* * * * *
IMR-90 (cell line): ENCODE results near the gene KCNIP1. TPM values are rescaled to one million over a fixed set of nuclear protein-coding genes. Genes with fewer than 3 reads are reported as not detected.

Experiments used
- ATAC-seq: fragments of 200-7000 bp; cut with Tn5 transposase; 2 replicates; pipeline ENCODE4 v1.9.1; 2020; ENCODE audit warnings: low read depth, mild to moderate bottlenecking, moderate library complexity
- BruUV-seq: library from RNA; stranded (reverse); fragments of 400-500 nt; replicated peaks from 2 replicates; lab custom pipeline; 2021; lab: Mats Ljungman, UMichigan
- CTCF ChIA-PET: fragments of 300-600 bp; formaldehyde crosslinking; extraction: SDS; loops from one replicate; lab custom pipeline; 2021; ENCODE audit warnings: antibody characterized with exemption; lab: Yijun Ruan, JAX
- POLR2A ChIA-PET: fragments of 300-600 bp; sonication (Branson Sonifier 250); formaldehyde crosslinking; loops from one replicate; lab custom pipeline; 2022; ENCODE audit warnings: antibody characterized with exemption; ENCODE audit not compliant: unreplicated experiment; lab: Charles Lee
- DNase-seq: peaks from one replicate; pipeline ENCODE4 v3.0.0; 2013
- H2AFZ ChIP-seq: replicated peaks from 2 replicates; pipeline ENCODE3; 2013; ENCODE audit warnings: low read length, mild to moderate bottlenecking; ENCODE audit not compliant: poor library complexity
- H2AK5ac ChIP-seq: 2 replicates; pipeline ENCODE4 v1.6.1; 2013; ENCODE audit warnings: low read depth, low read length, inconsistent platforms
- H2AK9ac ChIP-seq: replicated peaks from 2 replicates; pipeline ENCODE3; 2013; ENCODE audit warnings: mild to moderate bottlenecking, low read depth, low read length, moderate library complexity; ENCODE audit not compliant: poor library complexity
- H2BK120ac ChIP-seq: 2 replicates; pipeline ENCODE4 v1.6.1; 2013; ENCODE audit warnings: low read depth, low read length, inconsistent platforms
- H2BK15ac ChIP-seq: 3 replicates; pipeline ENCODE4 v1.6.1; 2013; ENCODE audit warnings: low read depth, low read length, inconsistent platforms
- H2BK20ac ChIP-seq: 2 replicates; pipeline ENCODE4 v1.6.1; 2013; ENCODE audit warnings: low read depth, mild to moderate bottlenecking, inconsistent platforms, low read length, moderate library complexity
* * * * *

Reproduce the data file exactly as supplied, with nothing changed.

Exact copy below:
IMR-90 (cell line): ENCODE results near the gene KCNIP1. TPM values are rescaled to one million over a fixed set of nuclear protein-coding genes. Genes with fewer than 3 reads are reported as not detected.

Experiments used
- ATAC-seq: fragments of 200-7000 bp; cut with Tn5 transposase; 2 replicates; pipeline ENCODE4 v1.9.1; 2020; ENCODE audit warnings: low read depth, mild to moderate bottlenecking, moderate library complexity
- BruUV-seq: library from RNA; stranded (reverse); fragments of 400-500 nt; replicated peaks from 2 replicates; lab custom pipeline; 2021; lab: Mats Ljungman, UMichigan
- CTCF ChIA-PET: fragments of 300-600 bp; formaldehyde crosslinking; extraction: SDS; loops from one replicate; lab custom pipeline; 2021; ENCODE audit warnings: antibody characterized with exemption; lab: Yijun Ruan, JAX
- POLR2A ChIA-PET: fragments of 300-600 bp; sonication (Branson Sonifier 250); formaldehyde crosslinking; loops from one replicate; lab custom pipeline; 2022; ENCODE audit warnings: antibody characterized with exemption; ENCODE audit not compliant: unreplicated experiment; lab: Charles Lee
- DNase-seq: peaks from one replicate; pipeline ENCODE4 v3.0.0; 2013
- H2AFZ ChIP-seq: replicated peaks from 2 replicates; pipeline ENCODE3; 2013; ENCODE audit warnings: low read length, mild to moderate bottlenecking; ENCODE audit not compliant: poor library complexity
- H2AK5ac ChIP-seq: 2 replicates; pipeline ENCODE4 v1.6.1; 2013; ENCODE audit warnings: low read depth, low read length, inconsistent platforms
- H2AK9ac ChIP-seq: replicated peaks from 2 replicates; pipeline ENCODE3; 2013; ENCODE audit warnings: mild to moderate bottlenecking, low read depth, low read length, moderate library complexity; ENCODE audit not compliant: poor library complexity
- H2BK120ac ChIP-seq: 2 replicates; pipeline ENCODE4 v1.6.1; 2013; ENCODE audit warnings: low read depth, low read length, inconsistent platforms
- H2BK15ac ChIP-seq: 3 replicates; pipeline ENCODE4 v1.6.1; 2013; ENCODE audit warnings: low read depth, low read length, inconsistent platforms
- H2BK20ac ChIP-seq: 2 replicates; pipeline ENCODE4 v1.6.1; 2013; ENCODE audit warnings: low read depth, mild to moderate bottlenecking, inconsistent platforms, low read length, moderate library complexity